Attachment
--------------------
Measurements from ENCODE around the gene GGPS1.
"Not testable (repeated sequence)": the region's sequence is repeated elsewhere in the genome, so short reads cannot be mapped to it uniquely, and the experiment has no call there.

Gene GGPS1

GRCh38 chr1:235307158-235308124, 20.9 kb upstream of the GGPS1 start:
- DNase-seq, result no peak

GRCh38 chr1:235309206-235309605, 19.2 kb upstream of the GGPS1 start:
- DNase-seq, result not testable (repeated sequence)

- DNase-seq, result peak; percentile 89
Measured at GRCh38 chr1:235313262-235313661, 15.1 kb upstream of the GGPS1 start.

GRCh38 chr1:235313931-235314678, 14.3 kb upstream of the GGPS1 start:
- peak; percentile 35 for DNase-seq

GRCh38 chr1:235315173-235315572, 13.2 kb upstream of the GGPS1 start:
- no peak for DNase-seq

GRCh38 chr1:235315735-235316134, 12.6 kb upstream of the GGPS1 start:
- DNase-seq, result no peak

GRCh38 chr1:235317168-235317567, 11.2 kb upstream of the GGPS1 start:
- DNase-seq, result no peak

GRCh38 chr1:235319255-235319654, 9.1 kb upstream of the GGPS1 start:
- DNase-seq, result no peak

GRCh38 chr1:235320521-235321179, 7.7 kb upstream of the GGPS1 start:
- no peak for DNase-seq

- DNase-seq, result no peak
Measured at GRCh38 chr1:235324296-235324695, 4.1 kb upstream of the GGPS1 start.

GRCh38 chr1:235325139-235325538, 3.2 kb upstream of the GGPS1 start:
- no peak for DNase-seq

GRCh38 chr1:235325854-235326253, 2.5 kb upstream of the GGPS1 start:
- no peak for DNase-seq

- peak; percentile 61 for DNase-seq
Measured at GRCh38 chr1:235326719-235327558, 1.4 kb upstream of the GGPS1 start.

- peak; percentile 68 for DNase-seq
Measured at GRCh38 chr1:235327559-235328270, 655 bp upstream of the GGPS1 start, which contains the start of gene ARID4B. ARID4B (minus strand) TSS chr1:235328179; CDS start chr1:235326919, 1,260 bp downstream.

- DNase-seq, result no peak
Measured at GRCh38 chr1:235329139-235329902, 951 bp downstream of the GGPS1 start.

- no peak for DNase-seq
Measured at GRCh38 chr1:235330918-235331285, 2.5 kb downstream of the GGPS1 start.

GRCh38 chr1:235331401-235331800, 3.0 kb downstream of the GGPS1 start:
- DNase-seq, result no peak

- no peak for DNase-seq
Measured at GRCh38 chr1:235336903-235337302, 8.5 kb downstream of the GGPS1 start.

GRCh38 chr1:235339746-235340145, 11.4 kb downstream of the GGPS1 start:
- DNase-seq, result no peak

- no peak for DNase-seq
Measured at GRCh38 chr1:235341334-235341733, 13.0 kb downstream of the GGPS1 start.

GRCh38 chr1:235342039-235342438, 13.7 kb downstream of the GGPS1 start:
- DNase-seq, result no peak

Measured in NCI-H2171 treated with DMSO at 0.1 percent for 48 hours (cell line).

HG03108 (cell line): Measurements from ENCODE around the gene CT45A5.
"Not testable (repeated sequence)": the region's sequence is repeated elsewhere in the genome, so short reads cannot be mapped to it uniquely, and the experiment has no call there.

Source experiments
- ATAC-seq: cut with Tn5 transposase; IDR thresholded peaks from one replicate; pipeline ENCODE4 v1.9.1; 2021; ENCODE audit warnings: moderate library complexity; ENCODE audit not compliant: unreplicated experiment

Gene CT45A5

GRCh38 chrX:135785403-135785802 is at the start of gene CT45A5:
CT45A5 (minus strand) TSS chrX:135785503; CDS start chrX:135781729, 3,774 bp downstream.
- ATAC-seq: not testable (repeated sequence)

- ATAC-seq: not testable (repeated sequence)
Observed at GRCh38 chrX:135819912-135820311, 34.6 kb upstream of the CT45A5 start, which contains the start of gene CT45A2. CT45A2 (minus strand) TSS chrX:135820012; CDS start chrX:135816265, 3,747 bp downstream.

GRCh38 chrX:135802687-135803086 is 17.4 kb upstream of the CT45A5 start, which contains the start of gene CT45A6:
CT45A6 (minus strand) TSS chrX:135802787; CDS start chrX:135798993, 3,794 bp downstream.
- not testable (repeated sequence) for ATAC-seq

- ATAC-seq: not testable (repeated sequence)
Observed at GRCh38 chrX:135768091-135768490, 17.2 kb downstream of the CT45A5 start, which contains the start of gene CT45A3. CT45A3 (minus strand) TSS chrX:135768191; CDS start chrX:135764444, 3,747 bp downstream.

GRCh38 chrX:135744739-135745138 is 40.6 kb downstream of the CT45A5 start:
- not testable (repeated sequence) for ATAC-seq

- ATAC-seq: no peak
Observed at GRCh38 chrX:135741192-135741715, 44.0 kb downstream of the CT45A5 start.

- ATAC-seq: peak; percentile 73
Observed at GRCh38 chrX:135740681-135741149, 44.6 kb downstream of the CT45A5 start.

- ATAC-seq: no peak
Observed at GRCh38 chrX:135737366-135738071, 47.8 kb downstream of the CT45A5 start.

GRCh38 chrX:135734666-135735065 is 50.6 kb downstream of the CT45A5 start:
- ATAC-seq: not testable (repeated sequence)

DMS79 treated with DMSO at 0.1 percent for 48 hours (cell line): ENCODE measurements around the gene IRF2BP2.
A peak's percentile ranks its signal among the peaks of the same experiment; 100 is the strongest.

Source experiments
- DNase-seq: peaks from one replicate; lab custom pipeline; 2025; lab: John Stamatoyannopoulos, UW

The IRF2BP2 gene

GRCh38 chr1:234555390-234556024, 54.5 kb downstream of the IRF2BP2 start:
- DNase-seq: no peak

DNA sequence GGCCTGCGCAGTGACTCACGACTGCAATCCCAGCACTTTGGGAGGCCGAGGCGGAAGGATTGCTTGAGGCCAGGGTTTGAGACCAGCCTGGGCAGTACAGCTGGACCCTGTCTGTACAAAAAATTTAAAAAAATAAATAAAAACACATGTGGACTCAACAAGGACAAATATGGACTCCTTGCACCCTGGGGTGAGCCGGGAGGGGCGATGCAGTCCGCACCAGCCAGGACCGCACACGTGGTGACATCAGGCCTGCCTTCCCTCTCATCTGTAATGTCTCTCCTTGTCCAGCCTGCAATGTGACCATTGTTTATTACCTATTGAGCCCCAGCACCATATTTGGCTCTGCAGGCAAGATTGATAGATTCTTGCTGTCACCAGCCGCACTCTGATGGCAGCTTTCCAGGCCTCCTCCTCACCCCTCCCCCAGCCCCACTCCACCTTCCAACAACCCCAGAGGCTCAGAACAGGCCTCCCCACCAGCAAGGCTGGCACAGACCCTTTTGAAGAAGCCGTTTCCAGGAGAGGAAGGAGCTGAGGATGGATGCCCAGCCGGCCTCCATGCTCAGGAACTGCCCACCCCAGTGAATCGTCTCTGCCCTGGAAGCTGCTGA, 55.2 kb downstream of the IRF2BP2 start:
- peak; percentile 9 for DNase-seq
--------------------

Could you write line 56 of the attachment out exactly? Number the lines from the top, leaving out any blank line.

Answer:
Observed at GRCh38 chrX:135819912-135820311, 34.6 kb upstream of the CT45A5 start, which contains the start of gene CT45A2. CT45A2 (minus strand) TSS chrX:135820012; CDS start chrX:135816265, 3,747 bp downstream.